There are several amazing stories going on- a straight man who finds out he is matched to a man, a woman who discovers her match has died before she has connected with him, a woman who finds out that her match is terminally ill, the founder of the profiling system and the relationship with her match…oh, and a serial killer who is out on the loose and pursuing a few matches of his own.
I listened to this one on audiobook and the narration is absolutely fantastic. There wasn’t a dud in the stories and I loved, loved, loved the plot twists in this one.
If you want a thriller you can’t put down, this is better than any of the summer buzz book thrillers I have read. I think you will love it!
Beasts of Extraordinary Circumstance by Ruth Emmie Lang
Described by one reviewer as Charlotte’s Web for grown-ups, one of my favorites this year was definitely, Beasts of Extraordinary Circumstance. I can’t recommend this one enough for a gorgeously written escape, with equal parts myth and relatability.
Weylyn is an orphan and has been raised by a pack of wolves which is just one of many reasons why he can’t seem to fit in with others. When he finds that he can single-handedly stop a tornado, with his own powers, he realizes just how different he really is.
Weylyn finds a sweet friendship with a girl named Mary and her devotion has never ended, even as they have gotten older. This beautiful relationship is followed as Weylyn brings magic into everything he does, even as an adult trying to hold down a regular job. The gift he has though is a blessing and a curse and we get to hear his story through the eyes of many in this book.
I could not put this one down and would recommend it for anyone who enjoyed, The Snow Child, because it has that fairytale quality to it that makes you never want to stop flipping the pages until you reach the very end of the story.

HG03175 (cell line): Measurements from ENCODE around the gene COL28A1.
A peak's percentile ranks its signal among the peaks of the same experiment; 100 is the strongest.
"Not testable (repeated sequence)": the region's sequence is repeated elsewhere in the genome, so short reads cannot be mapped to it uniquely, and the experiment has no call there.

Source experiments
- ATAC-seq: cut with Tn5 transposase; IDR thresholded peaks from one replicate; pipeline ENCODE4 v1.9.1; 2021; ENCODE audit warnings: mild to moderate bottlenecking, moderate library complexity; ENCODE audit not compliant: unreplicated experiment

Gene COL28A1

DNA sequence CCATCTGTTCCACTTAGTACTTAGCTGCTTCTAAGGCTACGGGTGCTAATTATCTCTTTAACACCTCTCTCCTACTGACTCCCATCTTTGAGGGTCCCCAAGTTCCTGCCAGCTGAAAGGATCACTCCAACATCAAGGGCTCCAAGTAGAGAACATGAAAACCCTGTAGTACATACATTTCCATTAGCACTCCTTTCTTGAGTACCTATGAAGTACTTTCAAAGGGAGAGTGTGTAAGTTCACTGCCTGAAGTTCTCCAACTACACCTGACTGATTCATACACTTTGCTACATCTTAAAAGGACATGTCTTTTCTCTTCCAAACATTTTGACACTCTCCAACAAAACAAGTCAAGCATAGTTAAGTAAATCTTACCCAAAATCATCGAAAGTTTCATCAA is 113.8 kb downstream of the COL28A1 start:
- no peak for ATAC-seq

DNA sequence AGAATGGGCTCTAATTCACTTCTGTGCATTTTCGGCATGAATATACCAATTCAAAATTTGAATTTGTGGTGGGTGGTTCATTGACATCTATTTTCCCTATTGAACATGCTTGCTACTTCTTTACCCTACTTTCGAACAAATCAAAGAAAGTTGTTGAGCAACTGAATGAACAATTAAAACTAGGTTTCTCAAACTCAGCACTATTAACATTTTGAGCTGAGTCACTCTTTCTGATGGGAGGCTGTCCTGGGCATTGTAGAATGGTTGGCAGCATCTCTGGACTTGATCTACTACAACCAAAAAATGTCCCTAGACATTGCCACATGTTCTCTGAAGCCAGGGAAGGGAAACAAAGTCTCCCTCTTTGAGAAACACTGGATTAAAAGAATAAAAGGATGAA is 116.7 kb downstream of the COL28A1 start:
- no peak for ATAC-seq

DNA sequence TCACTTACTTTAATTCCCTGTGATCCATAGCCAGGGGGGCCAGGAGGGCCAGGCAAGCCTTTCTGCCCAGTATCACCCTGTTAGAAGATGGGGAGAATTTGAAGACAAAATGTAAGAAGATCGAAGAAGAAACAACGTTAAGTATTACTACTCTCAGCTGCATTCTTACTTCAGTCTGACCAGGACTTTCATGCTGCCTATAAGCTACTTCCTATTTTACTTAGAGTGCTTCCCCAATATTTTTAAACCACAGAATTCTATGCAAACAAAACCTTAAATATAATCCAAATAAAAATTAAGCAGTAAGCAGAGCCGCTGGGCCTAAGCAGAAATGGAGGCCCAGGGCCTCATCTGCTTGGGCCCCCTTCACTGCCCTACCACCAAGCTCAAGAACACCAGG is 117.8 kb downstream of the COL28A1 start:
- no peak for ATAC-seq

Although not labeled as a YA, I would confidently pass this one on to my children because it is a clean, sweet, and magical story. In fact, that’s just what I did. It’s the type of book that you just want to share with others, with unforgettable characters and unbelievable storytelling.
Where the Crawdads Sing by Delia Owens
A coming-of-age story combined with a murder mystery, Where the Crawdads Sing, has the framework for a book that anyone would love.
Kya Clark is a little girl who has found herself abandoned by her family and will do anything to keep anyone from finding out, knowing she would be taken from her home. Resourcefully, Kya finds ways to secure food and clothing, with help from a shop owner who takes mercy on her. Thanks to her love of nature, Kya never feels entirely abandoned because the animals and world around her make her feel like she is surrounded by friends.
As she grows up, her beauty and the mystery around her intrigues two local boys, that both make a way into her heart.
Years later though, one of those boys is found dead and the locals immediately suspect that Kya is the suspect. Known as the, “Marsh Girl,” no one in town likes or trusts her. How could they possibly trust her though because they don’t even know her?
The story goes back and forth through time as Kya goes from a frightened young girl to a more confident author to becoming the main suspect in a murder investigation. This story begs the question, can we ever escape our past?
If you are looking for an audiobook to enjoy this month, this one is BEAUTIFULLY narrated and should be savored. The writing is exquisite, the story is heartbreaking, and the characters are so well-developed that they lift off the pages.
Each year I get asked what book someone could confidently share for the holidays. I would put this book at the top of the list this year because it is one that I could hand to my mom, grandmother, or sister and know that they would be just as swept away as me. Buy this one in multiples for all the people you want to share a book with this year.
This book has had a lot of buzz already, thanks to being picked up by the Hello Sunshine book club, but I just had to add my stamp of approval too! This is a buzz book that REALLY delivers and I think you will love it too.
Educated by Tara Westover
If you are looking for a gripping memoir to add to your book stacks this year, you MUST, MUST, MUST read this book. I polished this one off in a day because I had to know how Westover’s story would end.
If you haven’t heard about this one, I will try to briefly fill you in. Educated is the story of Tara Westover who was seventeen before she had ever stepped into a classroom. Born to Mormon survivalists, her parents spent their days stockpiling for the end-of-days, salvaging metal from the junkyard, and stewing herbs for the healing and midwifery that her mother did as her job.